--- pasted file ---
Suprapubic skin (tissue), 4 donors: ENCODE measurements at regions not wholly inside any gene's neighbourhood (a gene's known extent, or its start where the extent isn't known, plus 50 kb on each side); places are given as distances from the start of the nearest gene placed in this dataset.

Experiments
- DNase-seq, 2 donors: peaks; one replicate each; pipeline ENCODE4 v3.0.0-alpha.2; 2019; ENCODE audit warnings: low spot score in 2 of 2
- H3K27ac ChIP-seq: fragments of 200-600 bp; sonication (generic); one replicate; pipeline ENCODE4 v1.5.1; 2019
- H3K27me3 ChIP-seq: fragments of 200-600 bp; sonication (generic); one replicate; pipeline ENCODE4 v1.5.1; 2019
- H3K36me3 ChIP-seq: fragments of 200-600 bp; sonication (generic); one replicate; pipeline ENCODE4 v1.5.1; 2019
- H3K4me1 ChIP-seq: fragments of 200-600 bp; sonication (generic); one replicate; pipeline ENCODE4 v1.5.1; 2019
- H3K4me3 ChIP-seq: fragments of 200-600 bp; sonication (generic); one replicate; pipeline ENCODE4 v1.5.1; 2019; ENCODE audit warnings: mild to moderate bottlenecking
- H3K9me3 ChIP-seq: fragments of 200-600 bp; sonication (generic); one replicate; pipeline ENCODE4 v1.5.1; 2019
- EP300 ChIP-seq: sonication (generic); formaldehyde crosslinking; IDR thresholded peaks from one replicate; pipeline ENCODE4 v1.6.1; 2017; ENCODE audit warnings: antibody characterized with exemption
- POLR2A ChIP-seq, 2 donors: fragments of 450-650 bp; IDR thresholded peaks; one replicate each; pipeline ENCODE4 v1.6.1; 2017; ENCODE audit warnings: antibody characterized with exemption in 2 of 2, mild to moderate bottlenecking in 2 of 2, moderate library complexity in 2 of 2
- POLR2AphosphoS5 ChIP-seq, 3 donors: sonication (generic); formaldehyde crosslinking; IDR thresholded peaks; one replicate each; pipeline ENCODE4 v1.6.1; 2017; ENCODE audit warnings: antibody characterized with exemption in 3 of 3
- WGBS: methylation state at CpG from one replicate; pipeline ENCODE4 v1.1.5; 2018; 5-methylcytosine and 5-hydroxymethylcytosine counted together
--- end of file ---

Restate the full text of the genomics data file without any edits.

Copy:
Suprapubic skin (tissue), 4 donors: ENCODE measurements at regions not wholly inside any gene's neighbourhood (a gene's known extent, or its start where the extent isn't known, plus 50 kb on each side); places are given as distances from the start of the nearest gene placed in this dataset.

Experiments
- DNase-seq, 2 donors: peaks; one replicate each; pipeline ENCODE4 v3.0.0-alpha.2; 2019; ENCODE audit warnings: low spot score in 2 of 2
- H3K27ac ChIP-seq: fragments of 200-600 bp; sonication (generic); one replicate; pipeline ENCODE4 v1.5.1; 2019
- H3K27me3 ChIP-seq: fragments of 200-600 bp; sonication (generic); one replicate; pipeline ENCODE4 v1.5.1; 2019
- H3K36me3 ChIP-seq: fragments of 200-600 bp; sonication (generic); one replicate; pipeline ENCODE4 v1.5.1; 2019
- H3K4me1 ChIP-seq: fragments of 200-600 bp; sonication (generic); one replicate; pipeline ENCODE4 v1.5.1; 2019
- H3K4me3 ChIP-seq: fragments of 200-600 bp; sonication (generic); one replicate; pipeline ENCODE4 v1.5.1; 2019; ENCODE audit warnings: mild to moderate bottlenecking
- H3K9me3 ChIP-seq: fragments of 200-600 bp; sonication (generic); one replicate; pipeline ENCODE4 v1.5.1; 2019
- EP300 ChIP-seq: sonication (generic); formaldehyde crosslinking; IDR thresholded peaks from one replicate; pipeline ENCODE4 v1.6.1; 2017; ENCODE audit warnings: antibody characterized with exemption
- POLR2A ChIP-seq, 2 donors: fragments of 450-650 bp; IDR thresholded peaks; one replicate each; pipeline ENCODE4 v1.6.1; 2017; ENCODE audit warnings: antibody characterized with exemption in 2 of 2, mild to moderate bottlenecking in 2 of 2, moderate library complexity in 2 of 2
- POLR2AphosphoS5 ChIP-seq, 3 donors: sonication (generic); formaldehyde crosslinking; IDR thresholded peaks; one replicate each; pipeline ENCODE4 v1.6.1; 2017; ENCODE audit warnings: antibody characterized with exemption in 3 of 3
- WGBS: methylation state at CpG from one replicate; pipeline ENCODE4 v1.1.5; 2018; 5-methylcytosine and 5-hydroxymethylcytosine counted together